The challenge to avoid a slow start last season for the Pistons stemmed from the lockout and the handicaps it imposed on their first-year head coach, who had no familiarity with any of his players. This season, the challenge for Lawrence Frank and the Pistons out of the gate will be a schedule that takes them on the road for six of their first seven games.
As Joe Dumars has restocked the cupboard over a productive summer – drafting three promising rookies, signing Kyle Singler and Slava Kravtsov from European pro leagues, trading for Corey Maggette – Rodney Stuckey has smiled, wiped the sweat off his brow, and gotten back to work.
(Editor’s note: Pistons.com concludes a six-part series profiling the players who participated in Orlando Pro Summer League and project to be a part of the 2012-13 regular-season roster with a look at Kyle Singler.)
If you’re looking for an outsider with a unique insight into the Pistons’ future – or at least to the extent their future is tied to Greg Monroe, Brandon Knight and Andre Drummond – you’ll find it in an unlikely place: Hofstra assistant coach Patrick Sellers.
Pistons.com editor Keith Langlois answers your questions about the Pistons and NBA. Click here to submit your questions - please include your name, email address and city/state on the form. Return to the Mailbag homepage.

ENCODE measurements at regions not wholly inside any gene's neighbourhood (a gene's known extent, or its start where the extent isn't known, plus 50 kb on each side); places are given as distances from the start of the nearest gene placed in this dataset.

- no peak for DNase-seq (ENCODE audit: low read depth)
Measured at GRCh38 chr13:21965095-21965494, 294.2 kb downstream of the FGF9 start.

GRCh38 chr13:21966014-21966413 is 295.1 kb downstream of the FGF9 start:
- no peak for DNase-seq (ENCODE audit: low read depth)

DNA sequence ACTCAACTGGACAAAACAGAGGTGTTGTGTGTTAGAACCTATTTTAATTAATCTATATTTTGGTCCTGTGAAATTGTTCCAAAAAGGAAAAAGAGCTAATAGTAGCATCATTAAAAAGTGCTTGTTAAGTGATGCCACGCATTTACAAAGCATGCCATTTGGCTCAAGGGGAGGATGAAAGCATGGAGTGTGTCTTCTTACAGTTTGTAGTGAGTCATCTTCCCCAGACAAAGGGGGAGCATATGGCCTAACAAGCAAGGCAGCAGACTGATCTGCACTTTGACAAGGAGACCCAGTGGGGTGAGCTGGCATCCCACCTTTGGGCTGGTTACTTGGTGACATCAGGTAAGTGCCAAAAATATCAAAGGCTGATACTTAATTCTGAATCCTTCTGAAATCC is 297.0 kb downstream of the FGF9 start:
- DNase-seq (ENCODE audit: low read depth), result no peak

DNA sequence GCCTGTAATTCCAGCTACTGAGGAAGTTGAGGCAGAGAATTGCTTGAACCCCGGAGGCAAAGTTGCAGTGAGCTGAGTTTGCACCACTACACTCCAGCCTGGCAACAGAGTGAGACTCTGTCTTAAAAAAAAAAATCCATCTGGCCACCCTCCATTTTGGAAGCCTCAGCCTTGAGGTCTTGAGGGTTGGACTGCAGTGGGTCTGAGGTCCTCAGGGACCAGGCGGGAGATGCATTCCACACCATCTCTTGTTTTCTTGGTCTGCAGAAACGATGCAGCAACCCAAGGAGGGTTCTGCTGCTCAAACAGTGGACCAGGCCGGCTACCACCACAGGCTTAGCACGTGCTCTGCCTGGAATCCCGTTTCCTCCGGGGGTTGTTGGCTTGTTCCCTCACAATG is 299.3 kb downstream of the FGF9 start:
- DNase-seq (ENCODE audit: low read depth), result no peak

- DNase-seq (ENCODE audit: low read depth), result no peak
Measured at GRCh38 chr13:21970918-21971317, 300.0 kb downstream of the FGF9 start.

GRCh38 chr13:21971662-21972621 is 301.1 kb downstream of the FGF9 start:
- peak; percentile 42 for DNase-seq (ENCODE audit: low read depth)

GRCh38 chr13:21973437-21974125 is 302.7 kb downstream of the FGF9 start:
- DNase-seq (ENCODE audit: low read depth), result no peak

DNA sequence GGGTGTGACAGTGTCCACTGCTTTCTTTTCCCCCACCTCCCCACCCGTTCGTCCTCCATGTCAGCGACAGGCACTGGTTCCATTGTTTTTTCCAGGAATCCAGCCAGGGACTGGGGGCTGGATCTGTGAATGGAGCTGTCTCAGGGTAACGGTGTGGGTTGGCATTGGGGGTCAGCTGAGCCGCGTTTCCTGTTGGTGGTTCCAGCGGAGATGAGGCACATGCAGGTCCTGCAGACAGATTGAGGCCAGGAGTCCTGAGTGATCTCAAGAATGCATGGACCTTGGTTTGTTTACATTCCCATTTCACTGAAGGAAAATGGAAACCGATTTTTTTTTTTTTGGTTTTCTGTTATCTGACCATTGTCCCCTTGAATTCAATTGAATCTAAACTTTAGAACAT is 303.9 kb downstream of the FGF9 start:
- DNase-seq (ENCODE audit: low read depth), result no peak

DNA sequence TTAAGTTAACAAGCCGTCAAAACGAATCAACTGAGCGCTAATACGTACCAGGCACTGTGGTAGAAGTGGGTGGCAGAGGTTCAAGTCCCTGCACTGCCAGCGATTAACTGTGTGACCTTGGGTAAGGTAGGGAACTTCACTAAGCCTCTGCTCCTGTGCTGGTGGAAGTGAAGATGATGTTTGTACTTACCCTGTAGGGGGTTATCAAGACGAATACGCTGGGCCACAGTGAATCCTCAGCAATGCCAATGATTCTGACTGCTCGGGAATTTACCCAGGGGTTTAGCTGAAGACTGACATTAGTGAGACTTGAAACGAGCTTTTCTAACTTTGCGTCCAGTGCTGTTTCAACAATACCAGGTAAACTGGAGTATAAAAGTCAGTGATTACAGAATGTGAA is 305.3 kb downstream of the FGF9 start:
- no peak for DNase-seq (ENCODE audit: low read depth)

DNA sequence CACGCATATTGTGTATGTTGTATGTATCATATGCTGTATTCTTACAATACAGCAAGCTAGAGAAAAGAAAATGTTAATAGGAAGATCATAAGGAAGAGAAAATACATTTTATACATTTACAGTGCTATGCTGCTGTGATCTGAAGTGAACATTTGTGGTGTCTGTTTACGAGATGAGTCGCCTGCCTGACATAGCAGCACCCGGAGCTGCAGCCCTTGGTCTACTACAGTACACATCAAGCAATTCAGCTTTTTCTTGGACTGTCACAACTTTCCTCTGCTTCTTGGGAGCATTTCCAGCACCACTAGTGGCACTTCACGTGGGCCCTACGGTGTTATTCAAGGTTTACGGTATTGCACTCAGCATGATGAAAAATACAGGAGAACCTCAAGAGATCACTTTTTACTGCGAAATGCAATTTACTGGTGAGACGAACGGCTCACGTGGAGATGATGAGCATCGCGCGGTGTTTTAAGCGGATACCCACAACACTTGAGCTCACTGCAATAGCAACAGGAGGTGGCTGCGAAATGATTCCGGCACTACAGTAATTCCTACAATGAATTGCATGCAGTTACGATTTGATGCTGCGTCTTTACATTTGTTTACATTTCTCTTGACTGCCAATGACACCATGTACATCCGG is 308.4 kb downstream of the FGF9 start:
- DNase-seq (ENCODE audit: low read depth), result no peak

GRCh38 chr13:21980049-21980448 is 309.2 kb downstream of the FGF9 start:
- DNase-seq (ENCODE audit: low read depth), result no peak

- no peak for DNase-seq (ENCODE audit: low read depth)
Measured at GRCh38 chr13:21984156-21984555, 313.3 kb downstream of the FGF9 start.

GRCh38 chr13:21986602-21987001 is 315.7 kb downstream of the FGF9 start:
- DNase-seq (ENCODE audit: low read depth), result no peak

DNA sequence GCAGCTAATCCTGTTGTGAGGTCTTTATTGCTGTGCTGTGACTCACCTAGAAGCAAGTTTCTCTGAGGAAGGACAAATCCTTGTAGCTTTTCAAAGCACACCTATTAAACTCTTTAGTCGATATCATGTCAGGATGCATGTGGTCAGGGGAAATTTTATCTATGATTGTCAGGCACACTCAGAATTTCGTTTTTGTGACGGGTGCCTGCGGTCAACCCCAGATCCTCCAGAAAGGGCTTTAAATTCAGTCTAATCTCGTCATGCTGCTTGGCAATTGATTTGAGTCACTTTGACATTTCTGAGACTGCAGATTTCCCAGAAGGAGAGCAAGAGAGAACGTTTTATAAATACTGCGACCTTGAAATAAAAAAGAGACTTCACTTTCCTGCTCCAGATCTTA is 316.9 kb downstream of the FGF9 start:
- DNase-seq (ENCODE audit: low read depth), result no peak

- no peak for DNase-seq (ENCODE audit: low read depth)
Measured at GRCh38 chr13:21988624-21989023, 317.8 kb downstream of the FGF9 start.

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(Editor’s note: Pistons.com continues a six-part series profiling the players who participated in Orlando Pro Summer League and project to be a part of the 2012-13 regular-season roster with a look at Kim English. Coming Friday: Kyle Singler.)
George David interviews somewhere between 60 to 80 college players every year in preparation for the June draft, either at the Portsmouth (Va.) Invitational or the NBA draft combine in Chicago or in Auburn Hills when the Pistons bring players in for individual workouts.
Within a few weeks of the Miami Heat winning the NBA title with a lineup that often featured five essentially perimeter players, the Pistons added two 7-footers. Did the Pistons just get big as the NBA was going small?
No. Wrong way to look at it. What the Pistons did in adding Andre Drummond and Slava Kravtsov was arm themselves with the ability to be as flexible as they need to be in an NBA where not many teams have the luxury of winning the same way every night.
(Editor’s note: Pistons.com continues a six-part series profiling the players who participated in Orlando Pro Summer League and project to be a part of the 2012-13 regular-season roster with a look at Khris Middleton. Coming Wednesday: Kim English.)
When Kim English’s playing days are over, there’s a future in coaching or personnel evaluation awaiting him if he desires. English is a video addict and a basketball devotee.
We’re still learning about the implications of the NBA’s new collective bargaining agreement, struck last December. And when I say “we,” I mean it in both the broadest possible sense – the public at large – and in increasingly narrower bands, including educated and interested outsiders with an eye for interpreting the CBA’s legalese and even NBA teams whose business models are governed by it.
But it’s fair to say we know this much about the agreement that ended the five-month lockout last Thanksgiving weekend and enabled an abbreviated but legitimate NBA season: Smart wins.